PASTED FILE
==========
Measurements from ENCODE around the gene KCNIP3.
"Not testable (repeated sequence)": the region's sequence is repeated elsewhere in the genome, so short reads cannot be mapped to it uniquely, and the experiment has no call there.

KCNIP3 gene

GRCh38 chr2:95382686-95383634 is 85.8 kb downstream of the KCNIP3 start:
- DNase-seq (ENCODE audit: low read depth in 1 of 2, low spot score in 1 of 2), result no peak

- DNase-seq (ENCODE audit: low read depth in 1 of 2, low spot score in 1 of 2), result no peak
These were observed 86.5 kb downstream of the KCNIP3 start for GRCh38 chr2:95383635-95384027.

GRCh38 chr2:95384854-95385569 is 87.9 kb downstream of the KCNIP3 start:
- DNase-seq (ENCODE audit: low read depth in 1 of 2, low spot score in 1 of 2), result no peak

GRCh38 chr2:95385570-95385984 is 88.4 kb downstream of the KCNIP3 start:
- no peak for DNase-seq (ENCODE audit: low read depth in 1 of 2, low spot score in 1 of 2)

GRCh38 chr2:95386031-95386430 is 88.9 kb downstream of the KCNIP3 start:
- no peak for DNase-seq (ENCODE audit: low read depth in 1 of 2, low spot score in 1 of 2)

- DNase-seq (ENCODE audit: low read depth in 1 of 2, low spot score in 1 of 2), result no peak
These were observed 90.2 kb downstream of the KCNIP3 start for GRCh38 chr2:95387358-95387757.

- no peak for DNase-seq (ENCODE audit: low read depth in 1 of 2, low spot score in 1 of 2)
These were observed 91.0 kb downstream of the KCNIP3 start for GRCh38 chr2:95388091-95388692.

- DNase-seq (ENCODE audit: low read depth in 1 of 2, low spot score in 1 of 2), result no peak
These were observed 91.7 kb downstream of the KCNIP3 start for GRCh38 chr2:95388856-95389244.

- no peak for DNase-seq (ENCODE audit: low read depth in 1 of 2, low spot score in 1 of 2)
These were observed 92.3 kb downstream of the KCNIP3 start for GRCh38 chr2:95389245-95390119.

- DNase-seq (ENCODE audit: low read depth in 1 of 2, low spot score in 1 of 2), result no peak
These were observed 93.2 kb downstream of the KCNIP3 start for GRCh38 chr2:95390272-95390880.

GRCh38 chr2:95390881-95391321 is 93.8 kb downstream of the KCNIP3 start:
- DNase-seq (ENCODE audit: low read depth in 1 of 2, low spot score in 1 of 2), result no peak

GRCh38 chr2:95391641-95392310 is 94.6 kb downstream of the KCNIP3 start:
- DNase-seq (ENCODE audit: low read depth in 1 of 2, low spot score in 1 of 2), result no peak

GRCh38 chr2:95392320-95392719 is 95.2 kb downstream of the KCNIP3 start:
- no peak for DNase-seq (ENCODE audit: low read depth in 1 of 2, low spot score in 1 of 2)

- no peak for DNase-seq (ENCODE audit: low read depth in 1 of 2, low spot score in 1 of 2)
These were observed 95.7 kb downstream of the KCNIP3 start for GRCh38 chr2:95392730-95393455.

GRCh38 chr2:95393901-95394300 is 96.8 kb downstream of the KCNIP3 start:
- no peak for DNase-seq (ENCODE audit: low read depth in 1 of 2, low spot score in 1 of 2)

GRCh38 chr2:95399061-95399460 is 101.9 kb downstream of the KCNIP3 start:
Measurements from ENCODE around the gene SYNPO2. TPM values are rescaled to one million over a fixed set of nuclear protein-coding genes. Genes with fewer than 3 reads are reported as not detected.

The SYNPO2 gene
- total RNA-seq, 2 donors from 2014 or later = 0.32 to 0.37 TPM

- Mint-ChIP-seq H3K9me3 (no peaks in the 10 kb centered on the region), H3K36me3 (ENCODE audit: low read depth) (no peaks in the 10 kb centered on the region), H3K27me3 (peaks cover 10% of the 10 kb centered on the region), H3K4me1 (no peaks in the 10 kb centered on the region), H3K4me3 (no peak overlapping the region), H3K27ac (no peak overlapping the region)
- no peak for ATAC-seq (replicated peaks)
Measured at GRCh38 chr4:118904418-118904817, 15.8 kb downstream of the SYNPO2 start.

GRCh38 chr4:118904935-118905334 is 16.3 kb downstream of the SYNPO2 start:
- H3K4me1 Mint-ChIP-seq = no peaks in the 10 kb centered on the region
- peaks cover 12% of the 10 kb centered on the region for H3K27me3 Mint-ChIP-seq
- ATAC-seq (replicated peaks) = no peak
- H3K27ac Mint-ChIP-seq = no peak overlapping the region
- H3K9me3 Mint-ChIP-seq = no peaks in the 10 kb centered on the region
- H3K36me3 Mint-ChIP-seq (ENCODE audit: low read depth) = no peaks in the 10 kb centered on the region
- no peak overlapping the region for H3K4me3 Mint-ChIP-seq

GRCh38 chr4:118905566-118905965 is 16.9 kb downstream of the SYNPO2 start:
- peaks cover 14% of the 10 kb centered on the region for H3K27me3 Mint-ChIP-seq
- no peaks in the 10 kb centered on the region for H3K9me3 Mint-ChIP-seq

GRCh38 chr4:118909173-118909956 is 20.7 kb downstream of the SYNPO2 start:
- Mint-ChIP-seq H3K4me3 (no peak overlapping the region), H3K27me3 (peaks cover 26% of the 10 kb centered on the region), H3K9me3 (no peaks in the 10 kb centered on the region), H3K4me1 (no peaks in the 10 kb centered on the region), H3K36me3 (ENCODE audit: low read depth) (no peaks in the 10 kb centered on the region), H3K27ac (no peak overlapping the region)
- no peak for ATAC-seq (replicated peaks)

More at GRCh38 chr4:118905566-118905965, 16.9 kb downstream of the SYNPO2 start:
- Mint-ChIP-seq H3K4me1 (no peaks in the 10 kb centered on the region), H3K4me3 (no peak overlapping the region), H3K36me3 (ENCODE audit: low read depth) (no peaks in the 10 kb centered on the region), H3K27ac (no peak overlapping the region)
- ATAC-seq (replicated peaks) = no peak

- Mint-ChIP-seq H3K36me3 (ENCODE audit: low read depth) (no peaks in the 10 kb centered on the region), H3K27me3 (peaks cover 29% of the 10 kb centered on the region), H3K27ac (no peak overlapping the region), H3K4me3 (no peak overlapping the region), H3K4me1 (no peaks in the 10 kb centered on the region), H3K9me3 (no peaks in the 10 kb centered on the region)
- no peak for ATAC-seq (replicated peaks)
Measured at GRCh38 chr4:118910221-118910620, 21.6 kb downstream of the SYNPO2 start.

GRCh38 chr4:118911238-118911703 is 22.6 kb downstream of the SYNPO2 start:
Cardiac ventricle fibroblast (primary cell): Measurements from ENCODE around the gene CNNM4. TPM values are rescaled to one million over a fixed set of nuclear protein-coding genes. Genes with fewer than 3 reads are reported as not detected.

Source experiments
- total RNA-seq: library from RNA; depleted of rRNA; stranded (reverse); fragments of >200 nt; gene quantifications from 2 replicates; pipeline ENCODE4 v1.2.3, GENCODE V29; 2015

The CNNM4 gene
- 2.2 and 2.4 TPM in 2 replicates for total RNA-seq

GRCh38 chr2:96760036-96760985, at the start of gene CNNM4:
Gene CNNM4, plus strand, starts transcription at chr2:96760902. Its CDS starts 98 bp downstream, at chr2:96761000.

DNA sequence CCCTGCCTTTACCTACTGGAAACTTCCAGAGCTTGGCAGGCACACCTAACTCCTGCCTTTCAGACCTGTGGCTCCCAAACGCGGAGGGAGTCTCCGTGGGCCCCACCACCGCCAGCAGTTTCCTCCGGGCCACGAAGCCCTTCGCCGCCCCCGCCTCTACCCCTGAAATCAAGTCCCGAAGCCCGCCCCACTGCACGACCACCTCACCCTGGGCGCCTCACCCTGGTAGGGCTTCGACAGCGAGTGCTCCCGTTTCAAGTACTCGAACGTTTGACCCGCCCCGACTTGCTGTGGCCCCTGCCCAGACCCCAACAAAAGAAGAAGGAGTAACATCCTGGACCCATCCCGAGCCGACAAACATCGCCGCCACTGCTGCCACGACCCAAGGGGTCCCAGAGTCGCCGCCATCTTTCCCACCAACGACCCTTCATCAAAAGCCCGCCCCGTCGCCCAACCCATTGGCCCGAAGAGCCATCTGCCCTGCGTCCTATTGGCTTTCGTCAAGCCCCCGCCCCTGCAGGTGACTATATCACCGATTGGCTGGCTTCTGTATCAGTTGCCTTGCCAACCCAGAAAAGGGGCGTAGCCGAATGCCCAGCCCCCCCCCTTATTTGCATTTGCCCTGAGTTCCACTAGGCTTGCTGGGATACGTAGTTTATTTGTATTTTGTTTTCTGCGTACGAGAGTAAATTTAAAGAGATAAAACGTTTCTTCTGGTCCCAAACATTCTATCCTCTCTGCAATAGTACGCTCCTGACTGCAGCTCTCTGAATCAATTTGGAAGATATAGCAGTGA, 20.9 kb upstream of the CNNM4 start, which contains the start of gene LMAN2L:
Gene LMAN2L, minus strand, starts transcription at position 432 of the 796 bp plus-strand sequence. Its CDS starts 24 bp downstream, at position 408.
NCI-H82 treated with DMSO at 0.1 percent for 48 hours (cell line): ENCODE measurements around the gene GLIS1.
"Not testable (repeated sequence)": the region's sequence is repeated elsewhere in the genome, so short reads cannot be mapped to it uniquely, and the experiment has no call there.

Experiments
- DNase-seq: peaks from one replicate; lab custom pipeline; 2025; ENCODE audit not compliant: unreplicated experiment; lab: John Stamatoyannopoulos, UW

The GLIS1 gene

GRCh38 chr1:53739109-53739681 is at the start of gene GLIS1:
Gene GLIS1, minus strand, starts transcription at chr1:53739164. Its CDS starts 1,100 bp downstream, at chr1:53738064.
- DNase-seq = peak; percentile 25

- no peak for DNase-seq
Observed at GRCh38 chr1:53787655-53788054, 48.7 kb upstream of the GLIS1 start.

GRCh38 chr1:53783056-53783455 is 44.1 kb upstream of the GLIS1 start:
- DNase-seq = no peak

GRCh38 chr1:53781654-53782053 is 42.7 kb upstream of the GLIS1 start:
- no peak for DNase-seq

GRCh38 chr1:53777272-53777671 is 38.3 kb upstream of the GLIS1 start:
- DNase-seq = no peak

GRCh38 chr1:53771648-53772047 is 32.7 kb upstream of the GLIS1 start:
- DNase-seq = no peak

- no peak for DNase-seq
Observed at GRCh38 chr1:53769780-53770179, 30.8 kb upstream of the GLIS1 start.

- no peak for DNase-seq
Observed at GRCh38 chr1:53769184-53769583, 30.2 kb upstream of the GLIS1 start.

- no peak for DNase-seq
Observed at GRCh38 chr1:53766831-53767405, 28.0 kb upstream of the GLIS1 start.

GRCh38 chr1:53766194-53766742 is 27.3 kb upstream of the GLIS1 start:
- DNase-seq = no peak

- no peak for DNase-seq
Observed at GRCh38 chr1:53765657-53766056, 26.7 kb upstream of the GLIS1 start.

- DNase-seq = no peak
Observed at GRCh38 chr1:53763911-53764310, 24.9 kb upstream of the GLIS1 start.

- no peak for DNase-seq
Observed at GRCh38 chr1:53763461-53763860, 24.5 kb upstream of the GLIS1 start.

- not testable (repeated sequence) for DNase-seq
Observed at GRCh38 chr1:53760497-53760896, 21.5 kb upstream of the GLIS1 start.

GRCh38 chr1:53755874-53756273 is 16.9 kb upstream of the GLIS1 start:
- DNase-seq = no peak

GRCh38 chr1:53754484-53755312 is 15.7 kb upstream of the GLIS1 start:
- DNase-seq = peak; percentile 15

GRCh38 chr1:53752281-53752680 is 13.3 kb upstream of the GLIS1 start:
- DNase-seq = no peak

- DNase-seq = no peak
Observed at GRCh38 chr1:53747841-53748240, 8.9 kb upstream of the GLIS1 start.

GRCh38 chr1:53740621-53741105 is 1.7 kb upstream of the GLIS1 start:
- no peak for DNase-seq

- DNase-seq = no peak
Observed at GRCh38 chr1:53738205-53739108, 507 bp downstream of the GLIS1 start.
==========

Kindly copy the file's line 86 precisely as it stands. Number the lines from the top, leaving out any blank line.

- DNase-seq = no peak